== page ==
As an academic, I see a lot of talks. In general, good presentations tend to be based on a good slide deck; even very capable speakers have a tough time reaching their audience when their slides are a mess. One common pitfall I often see is that many researchers will take figures or diagrams directly from their papers, upon which the talk is usually based, and paste them into their slides. It's often clear to the audience when this happens, since figures in papers tend to be rich with information that can be distracting in a talk. My advice:
Avoid using unedited paper figures in talks.
For an example of what you might do when moving a figure from a paper to a talk, let's take a look at an example from my own work. First, here's a figure from my paper:
It's a pretty clean figure (and one I'm pretty happy with), but there's simply too much information being shown all at once here. In my talk, I split the figure into two slides:
Notice that in both of the slide figures, a few annotations have been added to guide the eye towards what I want the audience to see and a couple other annotations have been removed so as to reduce visual noise.Notice also that the slide titles are declarative statements rather than the generic and uninformative title
Results; this is something else that tends to make for more effective presentations. It's a relatively simple change, but one that makes a ton of difference when compounded across a lengthy technical talk.
Notice also that the slide titles are declarative statements rather than the generic and uninformative title
Results; this is something else that tends to make for more effective presentations.
Depending on the paper and subject material, the differences between the talk figure and paper figure can be significant. One community in which I see this a lot is the physics community, when individual plots can represent months of data collection and processing, and so can be incredibly rich with information. Here's a figure from an old physics paper of mine that is not at all well-suited to appear in a talk:
Why should the figures be different?
In general, the goals of a figure that appear in a paper are different from those that appear in a talk.
- Figures that exist in a paper are often optimized for space. It's simply a reality of most research these days that the combination of space constraints for publication and ever-higher expectations for acceptance mean that one needs to put a relatively high-density of information in each figure, since a figure needs to be at least as valuable as the text it replaces. Figures should still be as clear as possible, but the amount of stuff one can include for a paper figure is typically relatively high: the reader can spend some time looking over the figure and understanding what it says.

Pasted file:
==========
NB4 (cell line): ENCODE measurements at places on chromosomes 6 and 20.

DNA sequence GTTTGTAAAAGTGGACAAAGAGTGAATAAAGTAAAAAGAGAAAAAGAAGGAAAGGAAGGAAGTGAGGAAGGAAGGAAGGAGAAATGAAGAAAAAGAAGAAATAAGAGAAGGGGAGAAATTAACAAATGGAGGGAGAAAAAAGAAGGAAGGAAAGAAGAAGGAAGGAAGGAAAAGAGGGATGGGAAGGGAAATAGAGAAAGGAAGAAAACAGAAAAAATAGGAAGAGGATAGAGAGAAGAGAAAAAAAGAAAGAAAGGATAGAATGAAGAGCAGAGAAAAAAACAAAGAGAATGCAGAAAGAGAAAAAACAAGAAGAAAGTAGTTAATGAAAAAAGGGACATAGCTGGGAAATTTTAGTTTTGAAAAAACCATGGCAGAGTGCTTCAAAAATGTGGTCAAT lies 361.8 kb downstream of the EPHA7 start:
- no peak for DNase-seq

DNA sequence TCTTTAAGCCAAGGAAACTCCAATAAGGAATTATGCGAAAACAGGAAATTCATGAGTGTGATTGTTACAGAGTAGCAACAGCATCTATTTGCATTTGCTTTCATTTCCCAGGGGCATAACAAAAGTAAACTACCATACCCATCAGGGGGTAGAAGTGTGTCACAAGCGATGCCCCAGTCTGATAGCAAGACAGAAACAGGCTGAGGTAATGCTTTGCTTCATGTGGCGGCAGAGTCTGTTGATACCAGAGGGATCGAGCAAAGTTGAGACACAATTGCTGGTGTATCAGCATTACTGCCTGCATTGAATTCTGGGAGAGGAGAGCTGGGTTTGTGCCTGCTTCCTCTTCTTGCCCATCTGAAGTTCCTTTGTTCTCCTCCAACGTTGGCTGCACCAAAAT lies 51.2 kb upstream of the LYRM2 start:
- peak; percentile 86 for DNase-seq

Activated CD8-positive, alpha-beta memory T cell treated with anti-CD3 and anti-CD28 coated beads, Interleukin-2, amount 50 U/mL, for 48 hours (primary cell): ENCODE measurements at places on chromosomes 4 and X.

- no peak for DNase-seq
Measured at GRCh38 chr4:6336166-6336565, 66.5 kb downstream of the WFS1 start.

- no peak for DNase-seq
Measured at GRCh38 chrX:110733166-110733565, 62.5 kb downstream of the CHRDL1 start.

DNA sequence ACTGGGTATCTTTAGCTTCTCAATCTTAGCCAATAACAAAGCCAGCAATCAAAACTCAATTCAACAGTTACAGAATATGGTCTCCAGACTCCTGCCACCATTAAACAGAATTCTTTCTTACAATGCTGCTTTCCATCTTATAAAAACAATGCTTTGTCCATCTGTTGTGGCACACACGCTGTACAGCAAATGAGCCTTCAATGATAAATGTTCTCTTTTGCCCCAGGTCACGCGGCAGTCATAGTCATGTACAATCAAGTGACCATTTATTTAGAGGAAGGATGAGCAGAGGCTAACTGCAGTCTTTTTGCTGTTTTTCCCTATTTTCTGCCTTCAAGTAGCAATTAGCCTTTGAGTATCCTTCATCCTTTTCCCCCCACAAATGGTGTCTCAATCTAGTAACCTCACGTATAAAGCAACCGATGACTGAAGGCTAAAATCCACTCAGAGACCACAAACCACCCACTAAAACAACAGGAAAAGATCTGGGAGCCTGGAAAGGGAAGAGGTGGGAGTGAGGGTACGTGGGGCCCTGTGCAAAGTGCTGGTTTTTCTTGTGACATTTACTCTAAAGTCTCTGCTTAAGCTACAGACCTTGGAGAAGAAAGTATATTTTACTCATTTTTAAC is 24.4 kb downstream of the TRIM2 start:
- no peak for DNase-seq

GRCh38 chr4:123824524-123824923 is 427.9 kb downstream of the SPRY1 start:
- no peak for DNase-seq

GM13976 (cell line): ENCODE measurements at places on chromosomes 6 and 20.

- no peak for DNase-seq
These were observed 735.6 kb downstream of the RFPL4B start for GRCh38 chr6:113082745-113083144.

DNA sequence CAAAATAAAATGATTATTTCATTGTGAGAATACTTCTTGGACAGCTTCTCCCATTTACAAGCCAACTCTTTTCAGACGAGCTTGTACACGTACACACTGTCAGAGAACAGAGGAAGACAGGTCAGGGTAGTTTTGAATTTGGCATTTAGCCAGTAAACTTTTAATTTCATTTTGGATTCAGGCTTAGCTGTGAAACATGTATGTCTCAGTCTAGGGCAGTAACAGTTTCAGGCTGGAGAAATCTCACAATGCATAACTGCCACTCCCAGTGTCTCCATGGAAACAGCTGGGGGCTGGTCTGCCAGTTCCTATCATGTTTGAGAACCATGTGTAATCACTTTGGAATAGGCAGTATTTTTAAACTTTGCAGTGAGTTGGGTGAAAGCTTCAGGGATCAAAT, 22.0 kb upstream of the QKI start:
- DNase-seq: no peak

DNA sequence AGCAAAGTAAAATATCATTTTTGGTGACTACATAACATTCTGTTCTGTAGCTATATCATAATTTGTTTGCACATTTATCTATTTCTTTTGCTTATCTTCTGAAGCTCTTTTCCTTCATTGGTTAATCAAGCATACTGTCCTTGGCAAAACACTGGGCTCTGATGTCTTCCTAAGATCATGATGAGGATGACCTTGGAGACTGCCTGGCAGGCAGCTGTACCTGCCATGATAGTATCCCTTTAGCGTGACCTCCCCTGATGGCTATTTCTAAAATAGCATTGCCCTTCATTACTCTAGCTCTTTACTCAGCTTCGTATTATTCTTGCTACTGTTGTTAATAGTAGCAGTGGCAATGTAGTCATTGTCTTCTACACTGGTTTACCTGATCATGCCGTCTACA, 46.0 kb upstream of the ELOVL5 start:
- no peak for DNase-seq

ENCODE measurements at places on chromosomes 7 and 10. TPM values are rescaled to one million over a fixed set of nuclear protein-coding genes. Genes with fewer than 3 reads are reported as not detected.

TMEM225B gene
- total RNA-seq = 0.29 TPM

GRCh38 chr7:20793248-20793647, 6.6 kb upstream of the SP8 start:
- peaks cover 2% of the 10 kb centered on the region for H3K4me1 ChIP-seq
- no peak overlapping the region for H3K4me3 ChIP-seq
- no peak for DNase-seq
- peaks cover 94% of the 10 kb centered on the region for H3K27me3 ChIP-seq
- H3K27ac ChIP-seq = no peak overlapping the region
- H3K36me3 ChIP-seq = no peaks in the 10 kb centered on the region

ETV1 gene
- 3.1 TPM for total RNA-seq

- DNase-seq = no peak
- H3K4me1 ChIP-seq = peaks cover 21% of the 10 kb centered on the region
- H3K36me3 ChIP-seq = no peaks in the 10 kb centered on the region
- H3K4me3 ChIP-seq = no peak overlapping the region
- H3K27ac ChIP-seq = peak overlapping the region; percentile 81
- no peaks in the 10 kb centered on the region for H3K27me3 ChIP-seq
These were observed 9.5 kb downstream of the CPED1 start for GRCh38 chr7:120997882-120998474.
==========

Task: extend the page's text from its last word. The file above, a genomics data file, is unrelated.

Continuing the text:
- Talk slides should be optimized so that they communicate only one thing. This is something I often tell clients or students of mine when they show me a presentation draft. If there are too many things to look at . Either the figure needs to be trimmed-down or additional annotations need to be added. Including a full figure caption is a serious communication faux pas, so small (short) text bubbles on top of the figure to describe key features can go a long way to improving clarity.
How should I modify my figures for talks?
One of my top suggestions when making slides is to ask yourself "What is the point of adding this slide?" Also helpful is automating your figure-generation process. If you can remake your figure with minor changes at the push of a button, modifying them will be easy. If your answer to that question is more than one sentence, you're probably trying to communicate too much all at once. The same is true for figures: communicate only one thing at a time. Sometimes achieving this goal is a matter of splitting the figure into multiple parts. Other times, splitting the figure may be impossible, but simple annotations—e.g., a circle or arrow indicating the important part of the figure or a text bubble giving important context. Don't be afraid to mark up your figures for a talk! The audience will thank you for the improved clarity, and those listeners who are sufficiently interested will come find you afterwards or look up your paper.
Also helpful is automating your figure-generation process. If you can remake your figure with minor changes at the push of a button, modifying them will be easy.
As always, I welcome your thoughts (and personal anecdotes) in the comments below or on Hacker News.